unknown stories of both Crusoe and his Island. And this curiosity prompts us to read the story in a single breath. But, in order not to miss the pleasure, one must have a re-read of Robinson Crusoe in the original first. Because there are frequent and numerable references of it in the second book. Robinson Crusoe possesses one of the biggest literary titles that have ever been conceived by any author. It was published in 1719 with a catchpenny title of sixty-nine words. The full title of the book is:The Life and Strange Surprising Adventures of Robinson Crusoe, Of York, Mariner: Who lived Eight and Twenty Years, all alone in an un-inhabited Island on the Coast of America, near the Mouth of the Great River of Oroonoque; Having been cast on Shore by Shipwreck, wherein all the Men perished but himself. With An Account how he was at last as strangely deliver'd by Pyrates. Written by himself. The story narrates how a 28 years English navigator lands in an uninhabited island after a ship-wreck in which all his companions perished and how he makes the uninhabited island a green and gorgeous human habitation singlehandedly by dint of constant work, farsightedness and faith on God. He passes a span of another 28 years in that island and then manages an English ship to take him back to England. When he detects himself alive in a lonely island, his first thought was the Mercy of God to him because all his companions were dead. Immediately his survival instinct dictates him to save himself from the unseen and unknown enemies. And thus a new and struggling life starts. He realizes that from that moment he has to do everything for himself just for survival. With his ingenuity and hard labour he solves one problem after another and ultimately finds that he has everything out of nothing that a man requires to live. In course of time he gets a human companion when he saved the life of Friday, a cannibal from the hands of other cannibals. He teaches Friday the b asics of man-ness and his capacity to struggle magnifies. He gets more corn, more goats and more strength. He makes earthen-pots, wooden tables and two canoes to fish in the seas. He feels like a monarch in his Island of Despair having supreme authority over everything. In a word, he heads from a barbarous to a civilized life in that remote and isolated island. But, noticeably, he never shows restrain to his fortune and labours as usual, knowing well that a minute of idleness may cause his doom. Finally, after long 28 years, he gets the opportunity to sail back to his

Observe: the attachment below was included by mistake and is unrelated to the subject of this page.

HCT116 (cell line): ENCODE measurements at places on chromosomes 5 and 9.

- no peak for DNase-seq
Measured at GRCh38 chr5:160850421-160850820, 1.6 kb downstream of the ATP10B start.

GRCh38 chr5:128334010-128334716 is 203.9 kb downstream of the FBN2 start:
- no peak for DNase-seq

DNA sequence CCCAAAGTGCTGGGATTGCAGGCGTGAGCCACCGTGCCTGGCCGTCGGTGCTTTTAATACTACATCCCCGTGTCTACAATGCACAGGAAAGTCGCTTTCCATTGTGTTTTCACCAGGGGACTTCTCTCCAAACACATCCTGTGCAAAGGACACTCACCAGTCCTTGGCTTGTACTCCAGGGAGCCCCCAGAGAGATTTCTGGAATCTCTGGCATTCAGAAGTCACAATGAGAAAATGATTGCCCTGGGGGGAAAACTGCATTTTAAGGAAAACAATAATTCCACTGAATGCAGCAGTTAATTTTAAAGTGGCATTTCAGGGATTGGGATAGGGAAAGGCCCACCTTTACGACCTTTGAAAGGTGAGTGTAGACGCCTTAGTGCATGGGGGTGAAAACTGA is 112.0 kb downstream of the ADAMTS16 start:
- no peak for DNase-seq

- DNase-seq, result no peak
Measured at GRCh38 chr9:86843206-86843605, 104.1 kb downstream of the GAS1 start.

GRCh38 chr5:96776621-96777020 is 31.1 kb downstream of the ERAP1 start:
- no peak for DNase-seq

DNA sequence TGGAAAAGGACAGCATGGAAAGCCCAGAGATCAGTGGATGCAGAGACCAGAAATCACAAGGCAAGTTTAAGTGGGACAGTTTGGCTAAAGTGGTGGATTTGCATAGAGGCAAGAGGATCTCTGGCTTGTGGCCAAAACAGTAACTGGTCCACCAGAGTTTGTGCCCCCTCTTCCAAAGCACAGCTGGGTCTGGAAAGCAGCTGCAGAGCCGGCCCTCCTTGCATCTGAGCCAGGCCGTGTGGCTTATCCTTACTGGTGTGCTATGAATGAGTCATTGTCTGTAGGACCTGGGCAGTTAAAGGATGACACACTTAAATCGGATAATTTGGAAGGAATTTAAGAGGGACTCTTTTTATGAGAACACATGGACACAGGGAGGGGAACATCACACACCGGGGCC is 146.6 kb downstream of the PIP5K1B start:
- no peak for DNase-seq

motherland. At the time of leaving his affectionate Country, he allows to settles the English and the Spanish sailors that he saved. However, he takes Friday with him as a companion. Returning England, he settles at Bedford. He marries and begets three children till the death of his wife. But the settled city life cannot satisfy his yearning for the seas. Like Ulysses in Homers Iliad, he also feels like revisiting his own island and see the yet-to-be-seen part of this mysterious world. And thus the story gets a continuation.

A pictorial map of Robinson Crusoe Island on the Pacific

Crusoe gets Friday Crusoe makes an elaborate plan for his return voyage. He accumulates all possible provisions for a long journey. At the beginning of 1693, he makes his nephew the commander of his ship. About the beginning of January 1694, Crusoe and Friday leave Ireland. Then they make it to Crusoe's Island and find that the Spaniards were making troubles for a long time. Soon Crusoe along with Friday fight back the Spaniards and re-establishes his control over them. On the way to the mainland once again from Crusoe's Island, the boat gets attacked by the cannibals. Crusoe wins but Friday dies due to 3 arrow shots. This tragic incident was really very shocking to Crusoe. He buries Friday in the ocean, and in the same evening sets sail for Brazil. They stay for a long period there and then went

directly over to the Cape of Good Hope. They landed on Madagascar and put into a trouble. Their nine men were pursued by three hundred natives, because one of the mariners had carried off a young native girl among the trees. The natives hanged this person, so the crew massacred 32 persons and burned the